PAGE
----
What emerges is a picture of supreme poor judgement. Blair has always been a tacky politician – his Prime Ministerial holidays with Silvio Berlusconi serve as an exemplar of bad-taste statesmanship unsurpassed in a British leader. But there is much here that approaches that nadir. His advertising promo for Kazakh leader Nursultan Nazarbayev sounds for all the world like a bad translation of a Kazakh politburo press release. He describes the brutal autocrat as demonstrating the “toughness necessary to take the decisions to put the country on the right path, but also a certain degree of subtlety and ingenuity that allowed him to manoeuvre in a region that is fraught with difficulty”.
In terms of bling it’s hard to beat France’s richest man, Bernard Arnault, the head of Louis Vuitton Moet Hennessey and a personal friend of the Blairs. So it comes as no surprise that all three of the Blair children enjoyed the privilege of work experience with “the wolf in cashmere,” as Arnault is known.
Reading Blair Inc. is a deeply depressing experience for anyone who has ever placed their hopes in Blair (and there are a lot of us out there – remember, 9.5 million people voted for him to be Prime Minister after the Iraq War). For those of us who have worked for him, it is spine-chilling.
For five months last year I worked at the Tony Blair Faith Foundation setting up the Religion and Geopolitics website. I was assured at the outset that the site would have full editorial independence, but this was never the case. This episode is covered fairly in the chapter in Blair Inc. on TBFF. It became clear to me that Blair never understood the concept of independence – either of the website or of the charity. My team was often asked to provide briefings for the private office and began to operate as Blair’s private think-tank on the Middle East. This culminated in work carried out for his Bloomberg speech in April 2014 when he outlined his view that strategic anti-Islamist alliances should be forged with Russia, China and Egypt.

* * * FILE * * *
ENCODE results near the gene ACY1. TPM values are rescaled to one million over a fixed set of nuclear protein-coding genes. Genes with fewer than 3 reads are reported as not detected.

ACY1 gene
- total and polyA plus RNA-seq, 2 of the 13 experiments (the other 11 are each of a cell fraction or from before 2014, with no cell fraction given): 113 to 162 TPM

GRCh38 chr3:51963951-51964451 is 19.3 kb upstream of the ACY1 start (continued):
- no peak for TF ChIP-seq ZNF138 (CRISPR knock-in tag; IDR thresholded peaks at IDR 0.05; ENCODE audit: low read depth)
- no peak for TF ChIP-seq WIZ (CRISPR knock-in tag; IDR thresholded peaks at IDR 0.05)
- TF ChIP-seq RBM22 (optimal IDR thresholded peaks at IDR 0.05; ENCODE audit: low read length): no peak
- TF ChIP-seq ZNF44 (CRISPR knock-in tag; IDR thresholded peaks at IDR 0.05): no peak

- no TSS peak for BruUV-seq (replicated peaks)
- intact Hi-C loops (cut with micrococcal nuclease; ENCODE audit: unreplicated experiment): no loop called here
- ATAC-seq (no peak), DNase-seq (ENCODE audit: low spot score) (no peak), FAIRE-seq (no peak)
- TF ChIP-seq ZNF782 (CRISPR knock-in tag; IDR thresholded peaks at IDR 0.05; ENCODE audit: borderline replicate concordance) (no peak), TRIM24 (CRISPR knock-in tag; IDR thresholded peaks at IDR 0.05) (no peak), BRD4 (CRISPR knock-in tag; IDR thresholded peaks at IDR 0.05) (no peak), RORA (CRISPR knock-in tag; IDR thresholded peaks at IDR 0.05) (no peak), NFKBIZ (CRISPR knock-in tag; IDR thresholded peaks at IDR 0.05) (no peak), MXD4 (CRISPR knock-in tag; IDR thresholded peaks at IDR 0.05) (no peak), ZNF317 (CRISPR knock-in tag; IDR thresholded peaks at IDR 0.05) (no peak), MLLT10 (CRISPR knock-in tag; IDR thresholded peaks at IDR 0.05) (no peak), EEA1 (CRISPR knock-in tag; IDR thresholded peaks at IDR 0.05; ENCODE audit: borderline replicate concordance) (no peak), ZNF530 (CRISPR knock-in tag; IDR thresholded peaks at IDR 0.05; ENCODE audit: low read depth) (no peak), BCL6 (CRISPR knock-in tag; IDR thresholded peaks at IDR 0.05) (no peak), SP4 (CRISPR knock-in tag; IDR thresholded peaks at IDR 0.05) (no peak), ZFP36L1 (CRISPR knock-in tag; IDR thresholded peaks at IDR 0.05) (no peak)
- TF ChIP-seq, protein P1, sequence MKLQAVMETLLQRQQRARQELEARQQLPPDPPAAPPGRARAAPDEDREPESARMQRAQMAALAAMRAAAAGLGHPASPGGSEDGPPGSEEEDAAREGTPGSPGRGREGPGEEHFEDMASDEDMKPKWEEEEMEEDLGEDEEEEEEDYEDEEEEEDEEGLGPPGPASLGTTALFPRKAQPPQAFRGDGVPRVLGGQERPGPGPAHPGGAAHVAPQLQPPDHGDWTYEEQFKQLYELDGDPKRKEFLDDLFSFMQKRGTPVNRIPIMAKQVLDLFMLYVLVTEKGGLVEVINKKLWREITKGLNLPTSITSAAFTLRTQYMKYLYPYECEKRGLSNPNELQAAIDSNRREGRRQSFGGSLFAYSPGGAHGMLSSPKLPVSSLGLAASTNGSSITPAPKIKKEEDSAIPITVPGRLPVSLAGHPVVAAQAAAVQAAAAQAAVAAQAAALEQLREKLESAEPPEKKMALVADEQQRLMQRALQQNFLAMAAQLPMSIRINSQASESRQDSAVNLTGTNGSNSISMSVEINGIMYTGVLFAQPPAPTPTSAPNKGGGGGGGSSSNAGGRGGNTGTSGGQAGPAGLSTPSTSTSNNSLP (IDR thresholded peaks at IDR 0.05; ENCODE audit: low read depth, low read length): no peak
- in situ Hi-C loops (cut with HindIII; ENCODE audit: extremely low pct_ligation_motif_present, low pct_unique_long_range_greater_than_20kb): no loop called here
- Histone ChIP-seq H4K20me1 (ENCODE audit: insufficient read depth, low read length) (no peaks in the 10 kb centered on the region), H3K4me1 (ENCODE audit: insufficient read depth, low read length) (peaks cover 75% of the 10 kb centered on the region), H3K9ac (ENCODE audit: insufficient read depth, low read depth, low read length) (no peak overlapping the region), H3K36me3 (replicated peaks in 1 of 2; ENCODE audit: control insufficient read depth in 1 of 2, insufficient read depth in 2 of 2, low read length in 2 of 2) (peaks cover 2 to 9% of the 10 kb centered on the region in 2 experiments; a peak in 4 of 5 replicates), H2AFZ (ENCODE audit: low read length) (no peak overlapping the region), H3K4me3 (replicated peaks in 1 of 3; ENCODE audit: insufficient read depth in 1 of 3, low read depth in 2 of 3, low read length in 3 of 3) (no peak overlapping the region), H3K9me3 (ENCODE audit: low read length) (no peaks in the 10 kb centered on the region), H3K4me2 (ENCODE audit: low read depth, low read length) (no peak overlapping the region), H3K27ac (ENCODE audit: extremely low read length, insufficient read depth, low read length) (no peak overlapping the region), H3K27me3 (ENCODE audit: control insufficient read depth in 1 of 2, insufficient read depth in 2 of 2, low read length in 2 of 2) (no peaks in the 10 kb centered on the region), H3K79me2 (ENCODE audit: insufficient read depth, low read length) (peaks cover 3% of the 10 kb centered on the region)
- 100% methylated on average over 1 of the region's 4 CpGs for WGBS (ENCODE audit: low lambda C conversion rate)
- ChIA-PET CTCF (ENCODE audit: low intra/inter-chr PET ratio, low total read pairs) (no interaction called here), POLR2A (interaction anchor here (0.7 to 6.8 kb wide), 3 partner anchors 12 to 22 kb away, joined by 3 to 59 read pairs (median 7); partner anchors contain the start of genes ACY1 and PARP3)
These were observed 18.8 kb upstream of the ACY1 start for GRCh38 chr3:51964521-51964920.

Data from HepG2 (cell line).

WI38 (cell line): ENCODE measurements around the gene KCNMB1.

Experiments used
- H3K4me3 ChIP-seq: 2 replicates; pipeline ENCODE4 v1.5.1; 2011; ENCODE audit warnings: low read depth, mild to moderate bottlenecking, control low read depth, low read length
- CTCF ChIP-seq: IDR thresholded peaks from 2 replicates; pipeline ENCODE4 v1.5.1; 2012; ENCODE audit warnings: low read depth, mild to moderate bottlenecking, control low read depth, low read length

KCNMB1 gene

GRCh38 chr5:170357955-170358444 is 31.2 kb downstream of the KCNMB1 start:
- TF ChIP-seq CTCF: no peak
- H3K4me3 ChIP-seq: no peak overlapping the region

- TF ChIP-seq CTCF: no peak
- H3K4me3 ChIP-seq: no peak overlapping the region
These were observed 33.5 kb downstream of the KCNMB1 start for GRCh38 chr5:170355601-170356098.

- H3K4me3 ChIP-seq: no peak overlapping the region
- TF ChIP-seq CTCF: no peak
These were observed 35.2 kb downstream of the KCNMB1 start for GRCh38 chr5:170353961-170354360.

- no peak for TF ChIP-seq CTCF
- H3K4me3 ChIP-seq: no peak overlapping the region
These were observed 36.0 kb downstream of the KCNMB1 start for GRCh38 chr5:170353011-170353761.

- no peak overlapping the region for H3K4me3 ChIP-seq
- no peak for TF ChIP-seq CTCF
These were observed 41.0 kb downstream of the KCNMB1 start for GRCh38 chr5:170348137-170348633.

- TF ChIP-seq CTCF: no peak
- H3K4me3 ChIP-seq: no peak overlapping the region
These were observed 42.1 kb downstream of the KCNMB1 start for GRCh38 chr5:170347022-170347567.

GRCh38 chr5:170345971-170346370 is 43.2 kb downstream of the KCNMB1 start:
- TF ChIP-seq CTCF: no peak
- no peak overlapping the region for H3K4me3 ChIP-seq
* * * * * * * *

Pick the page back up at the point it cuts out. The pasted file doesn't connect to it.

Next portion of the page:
At no point was I left in any doubt about Blair’s faith. He was clearly driven by a conviction that if only people were “good” Christians, Muslims, Jews etc, then the world would be a better place. On the issue of how Blair reconciles his apparently conflicting activities, I agree with the authors that this stems from the belief that he is “a pretty straight guy” and that this in turn has its origins in his Christian faith.
Despite its thematic structure, Blair Inc. skips along nicely and provides a readable addition to the growing library on its subject. From the outset the tone is hostile and at times the authors rely on unreliable allies to their anti-Blair cause. Why do we need to hear that the head of Hizb-ut-Tahrir believes “his is one of the most hated names in the region” or that Blair’s sister-in-law Lauren Booth, a regular on the Iranian state mouthpiece Press TV, thinks he “threw away the trust of the Palestinians’ Prime Minister”? But these are details. This is an important investigation into a set of highly secretive organisations by a dedicated trio of journalists, who offered every opportunity to the key players to respond to their charges. I only wish I had read it before I went to work for Blair Inc.